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Paul McCartney Shares Meaning In Top Beatles Songs: Know Them All Here!

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All you Beatles? fans, here?s some interesting story that you definitely don?t want to miss. The rock legend Paul Mc Cartney spills the beans about the origin stories — some moving, some bawdy — behind eight of The Beatles’ record-breaking 20 No. 1 hits.

In late 1962, The Beatles began to blitz the United Kingdom with energetic songs, but America initially took a skeptical view of their music, as well as their girlish haircuts. “The big story about ‘I Want to Hold Your Hand,’ ” recalls McCartney, “I’d said to Brian [Epstein, the band’s manager], ‘We don’t want to go to America until we have a No. 1 record.’ A lot of British artists went there and came back with the audience having been slightly underwhelmed by them. I said, ‘We don’t want to be like that. If we go, we want to go on top,’ ” reports Billboard.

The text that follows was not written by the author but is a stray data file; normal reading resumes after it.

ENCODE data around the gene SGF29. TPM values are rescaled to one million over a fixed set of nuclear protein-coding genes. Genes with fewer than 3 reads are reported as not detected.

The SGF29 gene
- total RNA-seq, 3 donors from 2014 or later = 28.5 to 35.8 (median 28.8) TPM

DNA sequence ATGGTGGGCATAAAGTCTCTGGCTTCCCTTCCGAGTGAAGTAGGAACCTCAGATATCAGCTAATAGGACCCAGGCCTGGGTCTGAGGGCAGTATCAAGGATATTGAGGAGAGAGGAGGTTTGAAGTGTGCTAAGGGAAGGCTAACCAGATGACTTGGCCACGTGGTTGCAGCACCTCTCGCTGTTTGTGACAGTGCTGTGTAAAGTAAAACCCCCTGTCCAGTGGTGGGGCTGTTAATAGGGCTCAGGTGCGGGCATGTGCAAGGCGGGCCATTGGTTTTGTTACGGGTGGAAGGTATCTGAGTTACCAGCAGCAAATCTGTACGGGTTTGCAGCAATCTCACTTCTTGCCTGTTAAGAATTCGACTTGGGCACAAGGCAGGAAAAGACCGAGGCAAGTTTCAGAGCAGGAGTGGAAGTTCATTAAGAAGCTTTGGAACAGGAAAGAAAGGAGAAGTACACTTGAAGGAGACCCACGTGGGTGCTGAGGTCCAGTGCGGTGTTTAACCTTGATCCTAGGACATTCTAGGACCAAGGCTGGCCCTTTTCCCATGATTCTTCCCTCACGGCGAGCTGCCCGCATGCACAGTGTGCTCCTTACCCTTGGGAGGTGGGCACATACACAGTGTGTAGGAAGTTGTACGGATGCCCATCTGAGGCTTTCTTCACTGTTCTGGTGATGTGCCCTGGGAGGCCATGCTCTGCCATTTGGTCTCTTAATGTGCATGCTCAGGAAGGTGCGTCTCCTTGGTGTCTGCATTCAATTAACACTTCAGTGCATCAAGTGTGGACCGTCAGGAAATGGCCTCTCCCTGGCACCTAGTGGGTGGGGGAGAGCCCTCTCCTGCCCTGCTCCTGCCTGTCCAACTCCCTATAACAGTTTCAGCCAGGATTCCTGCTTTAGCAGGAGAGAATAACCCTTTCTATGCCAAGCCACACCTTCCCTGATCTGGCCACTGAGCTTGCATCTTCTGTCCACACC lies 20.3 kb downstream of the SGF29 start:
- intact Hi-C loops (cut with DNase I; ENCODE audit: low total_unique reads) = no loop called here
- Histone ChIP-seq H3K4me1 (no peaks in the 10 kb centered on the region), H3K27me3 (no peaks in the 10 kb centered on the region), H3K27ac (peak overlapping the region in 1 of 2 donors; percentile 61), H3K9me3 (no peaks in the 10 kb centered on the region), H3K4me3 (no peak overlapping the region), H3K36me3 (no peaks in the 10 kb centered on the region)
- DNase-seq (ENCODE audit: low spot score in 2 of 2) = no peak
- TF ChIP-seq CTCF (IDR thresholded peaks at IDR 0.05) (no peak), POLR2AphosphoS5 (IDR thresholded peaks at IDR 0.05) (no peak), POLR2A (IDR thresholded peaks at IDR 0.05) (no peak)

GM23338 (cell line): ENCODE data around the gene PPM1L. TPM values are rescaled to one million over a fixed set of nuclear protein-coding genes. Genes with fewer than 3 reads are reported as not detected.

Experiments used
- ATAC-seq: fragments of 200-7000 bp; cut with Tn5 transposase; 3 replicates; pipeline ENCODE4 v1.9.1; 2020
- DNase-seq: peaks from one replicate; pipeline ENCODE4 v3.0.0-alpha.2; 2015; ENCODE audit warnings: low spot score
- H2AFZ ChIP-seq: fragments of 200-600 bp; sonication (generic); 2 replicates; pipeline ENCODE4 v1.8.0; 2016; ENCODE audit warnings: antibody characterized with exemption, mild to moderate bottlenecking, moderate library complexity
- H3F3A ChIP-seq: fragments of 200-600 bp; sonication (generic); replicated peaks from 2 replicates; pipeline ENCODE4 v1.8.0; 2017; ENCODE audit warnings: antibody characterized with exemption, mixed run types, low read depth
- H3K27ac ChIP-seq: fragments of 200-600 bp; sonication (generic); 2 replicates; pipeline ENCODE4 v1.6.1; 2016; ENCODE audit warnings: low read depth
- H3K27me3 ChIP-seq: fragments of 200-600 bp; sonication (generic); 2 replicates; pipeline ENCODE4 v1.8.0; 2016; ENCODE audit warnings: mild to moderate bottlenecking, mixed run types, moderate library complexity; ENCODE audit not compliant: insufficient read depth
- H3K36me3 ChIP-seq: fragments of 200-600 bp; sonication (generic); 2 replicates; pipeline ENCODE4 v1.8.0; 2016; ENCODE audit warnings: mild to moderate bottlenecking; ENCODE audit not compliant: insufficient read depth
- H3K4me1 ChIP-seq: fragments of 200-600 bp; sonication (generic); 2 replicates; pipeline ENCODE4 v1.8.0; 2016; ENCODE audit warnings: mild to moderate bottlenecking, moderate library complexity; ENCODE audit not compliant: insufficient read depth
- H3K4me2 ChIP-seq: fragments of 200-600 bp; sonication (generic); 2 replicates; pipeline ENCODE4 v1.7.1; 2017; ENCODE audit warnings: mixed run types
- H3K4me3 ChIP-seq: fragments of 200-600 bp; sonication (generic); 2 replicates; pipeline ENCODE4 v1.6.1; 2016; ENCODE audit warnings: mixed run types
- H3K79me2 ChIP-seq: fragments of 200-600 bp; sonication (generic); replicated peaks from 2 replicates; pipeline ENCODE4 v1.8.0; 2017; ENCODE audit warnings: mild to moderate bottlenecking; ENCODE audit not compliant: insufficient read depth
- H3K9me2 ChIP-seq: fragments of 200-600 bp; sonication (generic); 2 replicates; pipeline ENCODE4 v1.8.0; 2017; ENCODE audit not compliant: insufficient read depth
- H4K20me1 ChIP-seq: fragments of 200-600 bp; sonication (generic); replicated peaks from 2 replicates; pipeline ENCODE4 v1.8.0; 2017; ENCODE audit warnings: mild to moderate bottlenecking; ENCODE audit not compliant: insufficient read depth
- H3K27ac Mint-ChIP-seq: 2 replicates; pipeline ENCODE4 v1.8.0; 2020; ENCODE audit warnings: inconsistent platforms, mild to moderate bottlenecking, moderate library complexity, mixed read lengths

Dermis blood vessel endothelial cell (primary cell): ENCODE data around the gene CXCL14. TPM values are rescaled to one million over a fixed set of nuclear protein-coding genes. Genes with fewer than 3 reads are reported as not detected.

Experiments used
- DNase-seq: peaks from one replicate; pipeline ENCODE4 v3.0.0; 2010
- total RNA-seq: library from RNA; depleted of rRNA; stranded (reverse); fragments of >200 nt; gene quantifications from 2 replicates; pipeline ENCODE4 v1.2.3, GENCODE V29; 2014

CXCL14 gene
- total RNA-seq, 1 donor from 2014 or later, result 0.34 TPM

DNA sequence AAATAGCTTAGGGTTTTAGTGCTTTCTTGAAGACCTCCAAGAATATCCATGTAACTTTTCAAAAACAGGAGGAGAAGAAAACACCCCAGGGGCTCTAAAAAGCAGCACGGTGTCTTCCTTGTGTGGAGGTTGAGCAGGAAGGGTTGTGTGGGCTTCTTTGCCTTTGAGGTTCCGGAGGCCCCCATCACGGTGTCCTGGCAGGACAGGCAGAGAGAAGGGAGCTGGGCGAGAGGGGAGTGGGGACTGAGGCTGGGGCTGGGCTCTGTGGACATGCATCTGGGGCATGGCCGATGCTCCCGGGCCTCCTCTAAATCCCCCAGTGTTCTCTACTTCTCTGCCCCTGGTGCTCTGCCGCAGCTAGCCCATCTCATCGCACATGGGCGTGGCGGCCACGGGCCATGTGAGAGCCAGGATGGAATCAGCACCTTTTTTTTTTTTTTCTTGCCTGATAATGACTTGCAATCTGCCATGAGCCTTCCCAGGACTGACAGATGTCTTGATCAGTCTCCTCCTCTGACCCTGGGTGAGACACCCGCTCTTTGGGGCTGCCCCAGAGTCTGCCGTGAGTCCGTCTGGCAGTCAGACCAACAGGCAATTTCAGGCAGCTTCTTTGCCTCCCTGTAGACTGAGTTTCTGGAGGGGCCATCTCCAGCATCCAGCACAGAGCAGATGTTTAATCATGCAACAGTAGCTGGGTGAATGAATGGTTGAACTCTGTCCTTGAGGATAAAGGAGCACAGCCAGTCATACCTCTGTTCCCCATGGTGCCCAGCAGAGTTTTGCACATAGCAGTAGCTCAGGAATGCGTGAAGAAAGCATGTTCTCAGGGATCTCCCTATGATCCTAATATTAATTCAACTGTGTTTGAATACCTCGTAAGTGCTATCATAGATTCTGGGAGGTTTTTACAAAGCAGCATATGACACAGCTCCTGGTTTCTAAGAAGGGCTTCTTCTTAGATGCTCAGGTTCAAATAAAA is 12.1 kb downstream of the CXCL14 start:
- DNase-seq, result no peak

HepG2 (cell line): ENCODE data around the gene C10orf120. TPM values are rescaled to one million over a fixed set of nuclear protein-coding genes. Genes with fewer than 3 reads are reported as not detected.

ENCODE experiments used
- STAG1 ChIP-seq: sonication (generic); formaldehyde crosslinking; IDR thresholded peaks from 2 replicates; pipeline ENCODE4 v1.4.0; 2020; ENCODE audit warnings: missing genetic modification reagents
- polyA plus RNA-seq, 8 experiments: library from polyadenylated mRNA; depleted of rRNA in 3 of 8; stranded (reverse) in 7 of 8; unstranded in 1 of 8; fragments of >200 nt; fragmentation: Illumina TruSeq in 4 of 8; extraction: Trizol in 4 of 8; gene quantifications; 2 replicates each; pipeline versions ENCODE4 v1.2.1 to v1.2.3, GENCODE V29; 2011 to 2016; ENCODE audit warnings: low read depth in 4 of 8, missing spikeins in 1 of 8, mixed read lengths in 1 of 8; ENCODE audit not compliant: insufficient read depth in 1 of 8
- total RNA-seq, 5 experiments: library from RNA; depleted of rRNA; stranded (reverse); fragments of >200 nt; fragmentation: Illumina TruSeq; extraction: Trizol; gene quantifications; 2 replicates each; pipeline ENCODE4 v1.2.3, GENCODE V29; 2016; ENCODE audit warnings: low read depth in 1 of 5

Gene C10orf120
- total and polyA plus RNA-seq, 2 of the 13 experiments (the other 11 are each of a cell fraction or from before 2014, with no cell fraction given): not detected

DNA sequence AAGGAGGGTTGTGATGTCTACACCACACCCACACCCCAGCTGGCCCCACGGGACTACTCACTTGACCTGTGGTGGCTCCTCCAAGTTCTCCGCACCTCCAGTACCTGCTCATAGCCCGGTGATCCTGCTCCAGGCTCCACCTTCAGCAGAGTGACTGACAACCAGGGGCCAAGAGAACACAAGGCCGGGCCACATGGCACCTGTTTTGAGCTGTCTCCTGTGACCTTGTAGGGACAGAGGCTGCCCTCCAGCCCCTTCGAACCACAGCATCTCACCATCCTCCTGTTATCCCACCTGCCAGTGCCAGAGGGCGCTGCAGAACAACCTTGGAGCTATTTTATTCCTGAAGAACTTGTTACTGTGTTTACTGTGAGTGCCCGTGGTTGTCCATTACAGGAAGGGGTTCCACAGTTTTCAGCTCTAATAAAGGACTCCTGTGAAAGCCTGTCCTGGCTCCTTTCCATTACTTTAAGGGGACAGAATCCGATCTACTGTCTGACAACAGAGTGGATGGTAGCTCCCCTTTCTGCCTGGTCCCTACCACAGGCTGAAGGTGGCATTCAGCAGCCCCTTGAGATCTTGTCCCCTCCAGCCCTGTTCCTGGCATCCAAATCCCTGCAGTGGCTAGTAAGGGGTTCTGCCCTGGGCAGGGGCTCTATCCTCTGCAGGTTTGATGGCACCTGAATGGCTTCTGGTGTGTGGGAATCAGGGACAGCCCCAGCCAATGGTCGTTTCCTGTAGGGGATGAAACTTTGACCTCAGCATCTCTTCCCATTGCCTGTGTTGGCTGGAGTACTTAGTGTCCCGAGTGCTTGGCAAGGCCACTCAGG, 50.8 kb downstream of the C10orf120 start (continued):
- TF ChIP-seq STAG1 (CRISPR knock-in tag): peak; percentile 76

According to Ultimate Classic Rock, mulling over Lennon?s admission that he wrote the song while feeling ?the whole Beatles thing was just beyond comprehension? and subconsciously crying out for help,? McCartney gave his take on to Lennon?s musing in a 1980 Playboy interview that ?I was fat and depressed, and I was crying out for help.?

McCartney had some particularly revealing comments about ?Help!,? the title track to the band?s 1965 movie and album that mainly was written by John Lennon.? At that time, Lennon was unhappy in his marriage to his first wife, Cynthia, and doing a lot of drugs, inspiring him to pen a tune calling out for someone to lend him a hand.

According to Classic Hits And Solids, McCartney also discusses an incident that occurred following the release of ?Hey Jude,? the epic hit Beatles ballad he wrote partly as a comforting plea to Lennon?s then-young son, Julian, after John had split from Cynthia.? Paul reveals he and some friends had painted song?s title on a window at the band?s Apple Boutique in London, and a passerby apparently wound up mistaking ?Hey Jude? for anti-Semitic graffiti and smashed the window.

Other songs McCartney talks about in the article include ?Love Me Do,? ?Paperback Writer,? ?Eight Days a Week,? ?We Can Work It Out,? and ?Penny Lane.?

 

 

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